Wednesday, February 20, 2008

An Independent Body

I find myself oddly disconcerted by a couple of throw-away comments on the Poetry Foundation blogs.  One is Ange Mlinko writing, in the long string of comments beating up on Reginald Shepherd, something to the effect that certain people who claim to be post-avant, or something like that, are currently involved in things such as "mommy anthologies."  The comment is clearly derisive, and it just seems a sad cultural comment on our time that being a mother is still something people can sneer at without concern.  Frankly, the figure of the mother is iconic and certainly worthy of an anthology to explore its complex representations.

The second is Rigoberto Gonzalez' comments on James Allen Hall's new book, Now You're the Enemy.  

"Mother (with a capital M), mythic figure, source of many glorious beginnings (and a few tragic endings), and indeed the defining lens to the worlds of the imagination and reality, is an unavoidable muse, an inescapable word uttered as an expression of wonder, a declamation of fear, and as the point of reference for things beautiful and dreadful. But Hall’s Mother moves beyond the son’s eye and takes shape as an independent body with agency and history outside male desire. She exists, with and without him."

I can't think of this post as a comment on Hall's book, which I have not yet read.  And, generally, I like the idea of men writing about mothers, parenting, and parenthood--why not mix it up?  Why not explore different constructions, different takes.  I liked his poem, "Portrait of My Mother as the Republic of Texas," which I recently saw somewhere.  

That Hall would enlarge the concept of "mother" beyond the personal is certainly something that I would applaud (and I should read this book)--but what is it that bothers me?  I think the poem that Gonzalez reprints in his post is not my favorite--and it seems to dehumanize the mother--although there's really nothing wrong with that.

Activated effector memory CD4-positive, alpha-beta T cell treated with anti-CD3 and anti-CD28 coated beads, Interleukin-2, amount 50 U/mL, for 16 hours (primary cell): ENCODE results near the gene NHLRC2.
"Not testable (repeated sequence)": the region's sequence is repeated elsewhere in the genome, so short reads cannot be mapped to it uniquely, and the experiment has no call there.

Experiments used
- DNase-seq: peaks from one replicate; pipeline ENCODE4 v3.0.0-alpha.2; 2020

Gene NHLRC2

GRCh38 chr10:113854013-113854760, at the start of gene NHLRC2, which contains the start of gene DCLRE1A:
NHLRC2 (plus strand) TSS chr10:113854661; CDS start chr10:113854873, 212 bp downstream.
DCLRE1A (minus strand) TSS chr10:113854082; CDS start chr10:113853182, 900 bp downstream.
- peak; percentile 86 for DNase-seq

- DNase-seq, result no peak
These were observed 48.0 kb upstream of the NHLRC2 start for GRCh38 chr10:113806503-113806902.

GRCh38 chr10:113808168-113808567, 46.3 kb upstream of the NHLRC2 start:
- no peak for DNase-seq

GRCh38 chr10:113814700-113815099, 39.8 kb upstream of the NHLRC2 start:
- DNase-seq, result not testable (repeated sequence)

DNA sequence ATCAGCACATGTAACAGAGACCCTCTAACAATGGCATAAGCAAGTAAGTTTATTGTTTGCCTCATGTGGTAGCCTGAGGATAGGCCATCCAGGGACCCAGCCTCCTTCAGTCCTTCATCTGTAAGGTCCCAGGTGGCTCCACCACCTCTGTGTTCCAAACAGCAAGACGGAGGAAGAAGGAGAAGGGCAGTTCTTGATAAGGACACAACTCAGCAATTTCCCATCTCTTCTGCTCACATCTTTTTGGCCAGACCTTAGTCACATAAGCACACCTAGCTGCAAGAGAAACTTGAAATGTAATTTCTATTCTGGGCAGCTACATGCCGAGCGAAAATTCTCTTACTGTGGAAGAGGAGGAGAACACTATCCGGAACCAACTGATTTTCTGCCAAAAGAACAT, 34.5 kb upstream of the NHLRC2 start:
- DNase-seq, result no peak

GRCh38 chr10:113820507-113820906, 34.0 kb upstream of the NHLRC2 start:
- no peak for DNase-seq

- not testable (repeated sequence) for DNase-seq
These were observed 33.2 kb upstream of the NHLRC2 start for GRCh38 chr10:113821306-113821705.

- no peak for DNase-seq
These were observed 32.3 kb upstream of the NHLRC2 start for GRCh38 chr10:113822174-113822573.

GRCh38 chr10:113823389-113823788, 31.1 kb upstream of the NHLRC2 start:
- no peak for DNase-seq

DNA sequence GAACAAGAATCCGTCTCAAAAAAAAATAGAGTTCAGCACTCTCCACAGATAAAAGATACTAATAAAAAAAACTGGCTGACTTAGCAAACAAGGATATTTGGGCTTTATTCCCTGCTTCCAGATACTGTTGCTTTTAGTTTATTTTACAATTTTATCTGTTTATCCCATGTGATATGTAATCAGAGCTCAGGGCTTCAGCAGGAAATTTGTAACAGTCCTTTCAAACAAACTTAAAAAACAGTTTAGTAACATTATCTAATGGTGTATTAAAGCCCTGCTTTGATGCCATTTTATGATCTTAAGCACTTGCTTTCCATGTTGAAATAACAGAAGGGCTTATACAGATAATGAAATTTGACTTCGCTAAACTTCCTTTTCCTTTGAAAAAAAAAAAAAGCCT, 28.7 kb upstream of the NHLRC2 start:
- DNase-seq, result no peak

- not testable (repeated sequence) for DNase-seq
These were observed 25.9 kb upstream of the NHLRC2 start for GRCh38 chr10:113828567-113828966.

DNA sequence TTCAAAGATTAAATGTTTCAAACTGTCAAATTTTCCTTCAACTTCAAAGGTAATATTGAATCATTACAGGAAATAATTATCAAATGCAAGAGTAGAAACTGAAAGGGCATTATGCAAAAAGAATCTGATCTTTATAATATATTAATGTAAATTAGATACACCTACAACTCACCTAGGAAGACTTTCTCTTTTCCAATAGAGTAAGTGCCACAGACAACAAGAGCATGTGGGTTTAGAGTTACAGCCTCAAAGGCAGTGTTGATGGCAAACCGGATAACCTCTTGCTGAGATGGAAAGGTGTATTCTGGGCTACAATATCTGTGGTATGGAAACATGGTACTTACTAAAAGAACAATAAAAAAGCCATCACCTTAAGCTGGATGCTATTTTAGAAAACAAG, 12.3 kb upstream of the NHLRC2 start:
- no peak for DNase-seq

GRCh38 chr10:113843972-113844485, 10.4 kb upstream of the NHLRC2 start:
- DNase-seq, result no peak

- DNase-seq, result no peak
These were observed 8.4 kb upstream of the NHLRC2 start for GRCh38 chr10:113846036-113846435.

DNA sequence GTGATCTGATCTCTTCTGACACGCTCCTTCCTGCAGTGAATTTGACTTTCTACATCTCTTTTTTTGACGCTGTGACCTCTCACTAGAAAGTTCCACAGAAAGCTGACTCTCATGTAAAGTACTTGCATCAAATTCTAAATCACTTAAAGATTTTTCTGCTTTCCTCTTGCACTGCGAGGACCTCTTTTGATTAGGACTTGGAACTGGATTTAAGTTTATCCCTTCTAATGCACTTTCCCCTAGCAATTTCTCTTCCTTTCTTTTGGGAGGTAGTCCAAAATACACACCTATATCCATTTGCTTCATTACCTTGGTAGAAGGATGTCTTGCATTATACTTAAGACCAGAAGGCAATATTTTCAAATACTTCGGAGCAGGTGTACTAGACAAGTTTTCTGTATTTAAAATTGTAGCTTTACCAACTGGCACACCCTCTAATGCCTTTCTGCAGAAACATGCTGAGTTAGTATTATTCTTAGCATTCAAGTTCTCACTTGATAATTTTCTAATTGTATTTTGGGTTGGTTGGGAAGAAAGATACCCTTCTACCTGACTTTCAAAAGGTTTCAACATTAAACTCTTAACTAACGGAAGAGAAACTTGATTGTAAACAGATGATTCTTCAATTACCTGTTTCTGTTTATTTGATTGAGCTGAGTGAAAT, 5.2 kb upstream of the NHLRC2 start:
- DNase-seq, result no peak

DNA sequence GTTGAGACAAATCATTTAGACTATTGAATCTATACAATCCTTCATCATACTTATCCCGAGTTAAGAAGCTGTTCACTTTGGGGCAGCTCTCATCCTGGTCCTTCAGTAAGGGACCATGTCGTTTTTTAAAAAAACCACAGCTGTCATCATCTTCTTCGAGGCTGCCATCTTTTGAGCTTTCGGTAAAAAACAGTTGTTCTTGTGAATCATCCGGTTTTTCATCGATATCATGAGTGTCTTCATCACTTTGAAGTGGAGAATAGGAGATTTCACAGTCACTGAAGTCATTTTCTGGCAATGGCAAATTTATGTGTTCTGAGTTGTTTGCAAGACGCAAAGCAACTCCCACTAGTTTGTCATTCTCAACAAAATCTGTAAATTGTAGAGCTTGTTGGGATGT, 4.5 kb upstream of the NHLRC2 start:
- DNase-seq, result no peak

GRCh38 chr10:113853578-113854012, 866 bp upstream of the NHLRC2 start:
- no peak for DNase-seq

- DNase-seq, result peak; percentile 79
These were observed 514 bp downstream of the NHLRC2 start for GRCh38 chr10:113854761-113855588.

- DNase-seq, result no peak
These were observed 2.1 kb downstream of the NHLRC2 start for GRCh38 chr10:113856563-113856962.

Perhaps it is the lens through which Gonzalez sees the book, the figures in it, etc.  Is it the passage, "she takes shape as an independent body with agency and history outside male desire.  She exists, with and without him"?  I mean, what is that?  I know blog posts take shape rapidly and Gonzalez' main purpose here is to say, "look, a cool book you should check out," but, really.  
Can it be that Gonzalez has never considered that a mother would have some kind of separate identity and life?  That mothers only exist within the context of relationships with those around them?   I mean, how basic is that?  That a woman could have an identity that runs parallel to the identity and activity of being a mother?  Or that motherhood is one aspect of a whole person's identity?  I mean, this passage seems to indicate that mothers only exist in terms of their relationship to MEN.  Does it not occur to him that a mother could give birth to a girl?  "Outside male desire" indeed.  

Maybe this bothers me because it places the definition of mother and motherhood squarely within male provenance--male ownership.

I mean, it seems like an interesting book, but seeing the book through the lens of Gonzalez' point of view almost ruins it for me.  What he seems to see is so narrow, so parodic (in terms of the lines he quotes), so, well, sexist--sure, it's good and interesting to explore the concept, "mother" on a broad, high level, but what Hall seems to be doing is providing a perspective on the subject, not a new universal.  And if his perspective runs true to Gonzalez' take, then I'd have to say that Hall's perspective is a little narrow--the poems I've read are good, interesting, provocative, but he seems to be satirizing the concept, "mother," in them, not enlarging it.  I think that satire and parody represent a narrowing of subject matter, not a broadening.  

But I do reserve judgement on this, lest I err in analyzing the reflection of Hall's book from Gonzalez.

What is really bothering me?  It's the disconcerting sense that if a man writes about the complexity of "mother," it's interesting and worth a "shout out."  If women write about the complexity of "mother," it's just another mommy poem in a mommy anthology.  This is the association that my mind has drawn between these comments--the comments themselves do not connect to one another--Gonzalez doesn't mention women writing about mother/motherhood, and Mlinko doesn't talk about men doing the same.  But the bias cuts across gender lines.  And I just don't get this bias: is it the problematic female voice?


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